Novel Idea Fails to Save Poor Writing in ‘Ujda Chaman’
Chaman Kohli is in need of a bride! A Hindi lecturer by profession who stays with his parents and younger brother in Delhi’s Rajouri Garden, he religiously devotes his weekends to the pursuit of acquiring a wife. The only problem - his receding hairline that exposes him to unimaginable, often quite exaggerated ridicule at the hands of all prospective brides and their families! His students make fun of him, his friends pull his leg and even the pandit ji his parents take him to gives him just a year to get married or he would be doomed to a life of celibacy.
Chaman Kohli (Sunny Singh) understandably is desperate and as a man pushed to a frightening brink, tries every trick in the book to get hitched . Based on the Kannada film Ondu Motteya Kathe, director Abhishek Pathak delves into the subject of premature balding armed with humour - sometimes banal and at other times over the top.
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There are various things the film sets itself up to achieve. On the surface, Ujda Chaman is about a guy who is conscious about his bald patch, the most prominent feature of his personality. It also promises to explore what constitutes our physical attraction, how it’s undeniably linked to our outer appearance and what we are conditioned to believe is good looking and pretty. A bald man must be made fun of because only a fuller head is desirable. A hefty woman is an easy target because society only values thin petite versions of femininity.
For a 120 minutes long film, Ujda Chaman tragically feels longer. The first half is almost entirely dedicated to the various insults and embarrassments heaped on our hero. Nearing the climax, when the makers want to tie up the loose ends , the “message” is spelt out and appears to be a self conscious addition without subtlety or nuance.
However, Ujda Chaman wouldn’t be half as good if not for its supporting characters. Grisha Kapoor, Atul Kumar as Chaman’s parents- over the top Punjabis they might be but with the poise of consummate actors. Gagan Arora as the younger brother is a natural. Saurabh Shukla and Sharib Hashmi are welcome additions. And as for Sunny Singh - inspite of an underwritten part he manages to bring in the necessary emotional play off even though he has only a couple of stalk expressions to fall back on. Maanvi Gagroo is particularly brilliant as Apsara, a girl more in sync with her real self than Chaman can ever hope to be! She deserved a longer screen time.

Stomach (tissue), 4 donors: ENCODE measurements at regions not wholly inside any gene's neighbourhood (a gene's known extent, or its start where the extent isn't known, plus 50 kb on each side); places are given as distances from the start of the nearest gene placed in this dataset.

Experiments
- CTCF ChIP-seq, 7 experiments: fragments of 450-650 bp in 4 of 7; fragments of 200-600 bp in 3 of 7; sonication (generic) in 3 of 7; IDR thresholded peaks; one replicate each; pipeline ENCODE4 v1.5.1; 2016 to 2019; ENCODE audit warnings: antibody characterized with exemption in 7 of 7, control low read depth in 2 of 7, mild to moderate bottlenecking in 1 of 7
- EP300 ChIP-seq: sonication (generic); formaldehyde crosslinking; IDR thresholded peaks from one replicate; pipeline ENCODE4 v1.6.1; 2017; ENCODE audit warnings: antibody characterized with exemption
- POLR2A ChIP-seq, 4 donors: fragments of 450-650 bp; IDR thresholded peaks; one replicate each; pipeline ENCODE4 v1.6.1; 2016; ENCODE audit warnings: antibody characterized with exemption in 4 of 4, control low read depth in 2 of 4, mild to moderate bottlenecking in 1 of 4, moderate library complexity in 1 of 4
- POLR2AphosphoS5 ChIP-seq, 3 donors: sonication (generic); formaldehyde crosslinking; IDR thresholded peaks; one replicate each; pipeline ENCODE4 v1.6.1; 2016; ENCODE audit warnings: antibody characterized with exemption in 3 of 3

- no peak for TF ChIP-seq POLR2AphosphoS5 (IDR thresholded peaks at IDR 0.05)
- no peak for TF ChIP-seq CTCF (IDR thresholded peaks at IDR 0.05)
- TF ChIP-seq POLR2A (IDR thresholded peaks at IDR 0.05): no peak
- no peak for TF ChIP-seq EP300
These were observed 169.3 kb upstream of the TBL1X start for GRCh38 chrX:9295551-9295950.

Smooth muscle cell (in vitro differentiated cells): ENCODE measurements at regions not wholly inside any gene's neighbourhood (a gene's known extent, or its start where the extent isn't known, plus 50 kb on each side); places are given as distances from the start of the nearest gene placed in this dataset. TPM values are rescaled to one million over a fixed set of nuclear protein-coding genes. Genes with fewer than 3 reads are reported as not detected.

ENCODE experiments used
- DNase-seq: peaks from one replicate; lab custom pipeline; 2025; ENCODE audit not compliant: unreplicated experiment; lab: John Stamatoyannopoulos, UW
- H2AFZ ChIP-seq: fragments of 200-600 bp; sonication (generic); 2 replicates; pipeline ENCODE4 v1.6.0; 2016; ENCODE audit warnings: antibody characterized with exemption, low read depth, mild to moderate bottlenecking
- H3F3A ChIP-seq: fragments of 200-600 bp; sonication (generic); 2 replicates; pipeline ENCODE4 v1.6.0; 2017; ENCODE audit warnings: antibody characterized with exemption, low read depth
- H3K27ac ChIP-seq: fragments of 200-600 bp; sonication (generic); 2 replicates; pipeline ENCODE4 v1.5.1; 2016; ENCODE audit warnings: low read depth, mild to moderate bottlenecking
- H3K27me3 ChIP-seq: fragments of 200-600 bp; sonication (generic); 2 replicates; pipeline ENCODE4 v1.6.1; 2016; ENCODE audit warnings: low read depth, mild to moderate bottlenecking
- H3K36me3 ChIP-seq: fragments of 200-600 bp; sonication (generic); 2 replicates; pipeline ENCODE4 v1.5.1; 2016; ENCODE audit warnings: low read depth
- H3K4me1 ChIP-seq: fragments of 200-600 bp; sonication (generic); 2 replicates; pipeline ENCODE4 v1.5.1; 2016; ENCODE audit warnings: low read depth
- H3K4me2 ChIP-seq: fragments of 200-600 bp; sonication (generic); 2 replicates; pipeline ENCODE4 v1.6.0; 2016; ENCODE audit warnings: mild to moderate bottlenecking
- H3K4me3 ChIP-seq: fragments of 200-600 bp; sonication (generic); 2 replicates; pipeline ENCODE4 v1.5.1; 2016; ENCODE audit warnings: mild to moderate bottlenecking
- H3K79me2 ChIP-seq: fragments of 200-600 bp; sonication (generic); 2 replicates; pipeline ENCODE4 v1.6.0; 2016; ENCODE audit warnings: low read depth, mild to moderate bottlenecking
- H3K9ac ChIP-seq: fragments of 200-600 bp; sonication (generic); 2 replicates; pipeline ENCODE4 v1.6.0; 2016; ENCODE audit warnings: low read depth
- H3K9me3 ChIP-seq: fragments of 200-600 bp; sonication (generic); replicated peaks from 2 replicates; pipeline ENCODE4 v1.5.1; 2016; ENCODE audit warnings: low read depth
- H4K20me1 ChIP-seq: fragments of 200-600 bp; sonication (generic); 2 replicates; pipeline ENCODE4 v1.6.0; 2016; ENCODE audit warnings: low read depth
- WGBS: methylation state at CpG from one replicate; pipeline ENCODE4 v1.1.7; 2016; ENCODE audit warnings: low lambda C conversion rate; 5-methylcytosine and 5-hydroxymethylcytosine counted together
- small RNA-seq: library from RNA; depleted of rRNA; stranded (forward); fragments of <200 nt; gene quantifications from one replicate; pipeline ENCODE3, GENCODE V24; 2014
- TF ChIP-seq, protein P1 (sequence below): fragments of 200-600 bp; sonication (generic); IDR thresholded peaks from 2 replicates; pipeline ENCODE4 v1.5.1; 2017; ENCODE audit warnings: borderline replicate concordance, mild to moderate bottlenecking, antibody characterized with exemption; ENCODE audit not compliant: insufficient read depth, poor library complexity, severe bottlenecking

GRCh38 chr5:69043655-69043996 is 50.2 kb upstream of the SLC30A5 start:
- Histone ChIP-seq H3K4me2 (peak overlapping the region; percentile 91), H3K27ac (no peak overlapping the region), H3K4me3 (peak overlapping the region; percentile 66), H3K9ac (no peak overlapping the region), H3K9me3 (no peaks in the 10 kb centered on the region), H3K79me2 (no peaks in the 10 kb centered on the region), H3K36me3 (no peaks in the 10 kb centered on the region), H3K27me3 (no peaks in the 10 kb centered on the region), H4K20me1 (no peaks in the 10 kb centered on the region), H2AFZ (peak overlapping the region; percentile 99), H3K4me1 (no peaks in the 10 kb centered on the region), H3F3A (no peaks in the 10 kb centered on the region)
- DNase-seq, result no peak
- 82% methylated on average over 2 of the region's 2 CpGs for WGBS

For a film that questions society’s unhealthy obsession with unrealistic beauty standards and outward appearances, the insecurites people have about their looks and the impact it has on their life and those around them- it falls short both in its writing and understanding of human emotions. When Apsara talks of seeing Chaman ‘s “inner beauty” it almost seems like a compromise without a fight. As if not having a full head of hair or a few extra pounds disqualifies one from being sexually physically attractive and so the only line of argument worth mentioning is the abstract “inner beauty” concept .
Till the end Chaman and Apsara aren’t positioned as desirable but only as a couple that is a perfect match because in a way, both have something lacking in them.
A cop out and a meandering fumbling effort. 2.5 quints out of 5! Good intentions alone don’t make a great film.
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